One of the most comprehensive analyses yet of human exposure to PBDEs, or polybrominated diphenyl ethers, shows that the chemical — long used in everything from computers to sleeping bags — enters humans through their diets, not just their household.
“The more you eat, the more PBDEs you have in your serum,” said Alicia Fraser, an environmental health researcher at Boston University’s School of Public Health who headed the new study, published this month in Environmental Health Perspectives.
PBDEs are chemical cousins of polychlorinated biphenyls, or PCBs, which are known to cause birth defects and neurological impairments. PCBs were banned throughout the world by the mid-1970s, when PBDEs were gaining popularity as flame retardants. PBDEs were soon found in most plastic-containing household products.
By the late 1990s, trace amounts of PBDEs had been found in people all over the world, with the highest exposures measured in the United States. Researchers became nervous: Low doses caused neurological damage in laboratory animals, and the highest human PBDE levels were found in breast milk.
Whether PBDEs posed an immediate threat to humans was uncertain. Direct testing is unethical, and population-wide epidemiological studies are difficult to run. But there’s enough reason for concern that the European Union banned two of the three most common PBDE formulations in 2004.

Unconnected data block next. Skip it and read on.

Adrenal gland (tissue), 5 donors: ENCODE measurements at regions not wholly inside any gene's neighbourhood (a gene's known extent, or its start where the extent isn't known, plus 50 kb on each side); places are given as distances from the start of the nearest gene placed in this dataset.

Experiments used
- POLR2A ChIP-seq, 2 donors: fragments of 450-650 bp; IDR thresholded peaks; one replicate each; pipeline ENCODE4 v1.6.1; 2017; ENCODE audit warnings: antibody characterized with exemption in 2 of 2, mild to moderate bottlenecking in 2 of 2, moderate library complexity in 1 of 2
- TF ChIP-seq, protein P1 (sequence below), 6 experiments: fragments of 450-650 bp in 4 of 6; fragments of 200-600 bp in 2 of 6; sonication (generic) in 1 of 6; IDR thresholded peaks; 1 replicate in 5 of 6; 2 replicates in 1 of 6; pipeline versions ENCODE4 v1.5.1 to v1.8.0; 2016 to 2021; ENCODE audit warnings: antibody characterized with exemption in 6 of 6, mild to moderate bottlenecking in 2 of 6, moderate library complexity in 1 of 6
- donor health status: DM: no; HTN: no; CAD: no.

The Environmental Protection Agency, which in January admitted that it lacked the ability to establish basic standards of chemical safety, has not followed suit, but three states — California, Washington and Maine — have banned PBDEs since 2007. Many manufacturers have either stopped or plan on stopping their use.
“They are persistent in the environment. They don’t get broken down. Therefore, it takes a really long time for the contamination to leave our environment and our bodies,” said Fraser. “Even though we don’t know the health effects at this point, most people would want policies that would stop us from being exposed to them.”
I’m sure the plastic council has a different answer as to the toxicity of PBDEs, but they have zero credibility. If the EPA wasn’t such a corporate tool, they would have been actively removing PBDEs from our environment decades ago.
The real long term solution would be to adopt similar practices to the European model: prove that a chemical is harmless before it is allowed to be used. In the US, there have to be lawsuits and deaths1 before the EPA will even begin to study if a chemical is harmful. Years of litigation follow, yadda yadda. A system that totally and unequivocally favors chemical manufacturers in other words.